What is success? Merriam-Webster defines it as: a : degree or measure of succeeding b : favorable or desired outcome; also : the attainment of wealth, favor, or eminence. The portion I like to go with is, “favorable or desired outcome”. I find it sad our society views it more as the second part, the attainment of wealth, favor, or eminence. For the longest time I was obsessed with the attainment of fame and wealth – I thought it was the ONLY way to announce I’ve made it, that anything less was failure. It drove me crazy, to the point of total burnout. I read about the lives of billionaires, high achievers, and celebrities (most recently with Tim Ferriss’s Tools of Titans: The Tactics, Routines, and Habits of Billionaires, Icons, and World-Class Performers ) and now think to myself, “Holy hell, these people are ALWAYS on!” Once I realized this, their lives looked less appealing, less glamorous, despite large amounts of wealth they have. They are always working – it doesn’t end for them. I think many people look at these individuals and say, “Must be nice to have all that money! You can do whatever you want!”. This may be true to a point, but what they fail to realize is the work that went into getting to an elite status. Lots of sacrifices were made (relationships, free time, health). And, are they really happy, truly fulfilled? A few may be, but I wonder if it’s true for the rest of them. So, again, what is success?
Taking it as a favorable or desired outcome, success to me is financial security (check!); abundant good health and wellness (check!); the ability to travel often (check!); a loving husband (check!); and a few good friends to share my life with (check!). Long term, it’s financial freedom – to do what I want, when I want. In realizing these things, success wasn’t then necessarily tied to being famous (for whatever reason I thought this to be true at one point), nor being a billionaire. And most importantly, it wasn’t tied to me being a full-time artist or entrepreneur. In fact, trying to do either one of these things (the full-time art or doing a mindfulness/meditation business) right now would be far more painful than enjoyable. At 45, I’m very close to that financial freedom I’ve always wanted. It took some time and planning, but it’s a goal I have in common with the hubby so we’re both working hard towards it, together. This, in and of itself, is a beautiful thing. Because what I’ve also found out over the years – working hard towards a personal goal (sacrificing time and relationships) is painful. While this may not be true for some, for me it was an eye-opener. I had to come to a point where I needed to ask myself, “What’s more important? A personal goal with many sacrifices or cherishing the love and life you currently have?” I struggled for a while with it – I felt like I was a quitter. But, the things I love to do – art, meditation, fitness, animals – are always with me. They’re not going anywhere. To pursue one as a career change, with no indication of absolute success, just no longer made sense (this to, is after having tried to, in the past, publish a novel and start a t-shirt company, both without society’s definition of success). Nor, frankly, do I have the energy to do so anymore. My mental well-being is far more important these days.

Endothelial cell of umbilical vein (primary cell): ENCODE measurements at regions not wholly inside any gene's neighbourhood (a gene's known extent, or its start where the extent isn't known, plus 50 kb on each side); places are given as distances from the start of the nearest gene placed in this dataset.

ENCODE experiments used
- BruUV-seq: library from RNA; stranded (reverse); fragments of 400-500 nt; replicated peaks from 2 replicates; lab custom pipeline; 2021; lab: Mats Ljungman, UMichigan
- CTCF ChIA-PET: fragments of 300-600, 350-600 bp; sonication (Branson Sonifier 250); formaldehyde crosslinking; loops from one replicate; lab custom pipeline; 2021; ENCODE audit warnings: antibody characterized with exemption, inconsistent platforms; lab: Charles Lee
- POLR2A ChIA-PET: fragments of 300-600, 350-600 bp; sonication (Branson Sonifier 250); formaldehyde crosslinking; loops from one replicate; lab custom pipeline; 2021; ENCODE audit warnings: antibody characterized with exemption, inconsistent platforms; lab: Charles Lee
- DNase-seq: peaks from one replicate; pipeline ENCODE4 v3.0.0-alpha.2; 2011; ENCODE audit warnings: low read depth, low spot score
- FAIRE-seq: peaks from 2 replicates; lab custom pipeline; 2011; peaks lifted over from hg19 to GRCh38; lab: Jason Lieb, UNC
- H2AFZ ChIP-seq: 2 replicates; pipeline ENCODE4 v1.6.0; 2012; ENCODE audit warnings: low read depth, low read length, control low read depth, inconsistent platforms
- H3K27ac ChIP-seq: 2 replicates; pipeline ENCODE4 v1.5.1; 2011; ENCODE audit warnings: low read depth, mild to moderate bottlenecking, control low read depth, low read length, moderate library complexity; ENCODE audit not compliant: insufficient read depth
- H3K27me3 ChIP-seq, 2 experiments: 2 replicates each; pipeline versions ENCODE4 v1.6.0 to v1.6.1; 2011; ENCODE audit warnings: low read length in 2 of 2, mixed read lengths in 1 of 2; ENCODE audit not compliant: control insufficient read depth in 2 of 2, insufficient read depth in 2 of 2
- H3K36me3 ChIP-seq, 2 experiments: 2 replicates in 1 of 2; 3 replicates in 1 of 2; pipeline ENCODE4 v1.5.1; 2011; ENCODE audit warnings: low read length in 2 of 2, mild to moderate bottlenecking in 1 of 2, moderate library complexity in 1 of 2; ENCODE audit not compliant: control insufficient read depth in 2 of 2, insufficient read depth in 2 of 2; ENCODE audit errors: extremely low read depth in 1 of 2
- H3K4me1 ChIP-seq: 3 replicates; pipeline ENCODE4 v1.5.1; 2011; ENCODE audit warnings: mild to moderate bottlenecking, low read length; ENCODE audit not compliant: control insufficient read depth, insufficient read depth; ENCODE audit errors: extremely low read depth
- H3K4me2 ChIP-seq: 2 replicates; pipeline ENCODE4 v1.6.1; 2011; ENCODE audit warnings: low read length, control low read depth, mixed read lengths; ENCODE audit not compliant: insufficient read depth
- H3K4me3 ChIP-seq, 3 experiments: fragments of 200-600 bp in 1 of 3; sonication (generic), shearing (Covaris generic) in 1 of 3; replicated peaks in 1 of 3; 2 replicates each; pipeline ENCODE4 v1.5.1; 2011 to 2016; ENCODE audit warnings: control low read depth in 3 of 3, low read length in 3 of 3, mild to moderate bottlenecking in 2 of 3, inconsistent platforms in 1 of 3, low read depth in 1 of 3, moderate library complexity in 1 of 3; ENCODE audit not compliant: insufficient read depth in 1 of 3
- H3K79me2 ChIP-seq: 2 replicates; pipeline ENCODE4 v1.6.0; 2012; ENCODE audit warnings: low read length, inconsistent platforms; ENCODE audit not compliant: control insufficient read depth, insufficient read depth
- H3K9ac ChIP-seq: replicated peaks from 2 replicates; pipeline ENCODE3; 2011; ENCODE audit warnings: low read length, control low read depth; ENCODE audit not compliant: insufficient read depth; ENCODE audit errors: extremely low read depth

Granted, some days at the day job are painful. My mind never shuts off, and I get bored easily. But with the new year, I plan to pursue new opportunities with my current employer while aiming for the early retirement. Sooner, rather than later. And all the while, art will be made, and mindfulness achieved.
Success is subjective – remember this. Be grateful for what you have now to allow for more to come your way. Do not compare yourself to others – compare yourself to what you did yesterday.
Peace, love, happiness, and harmony always………….. Jen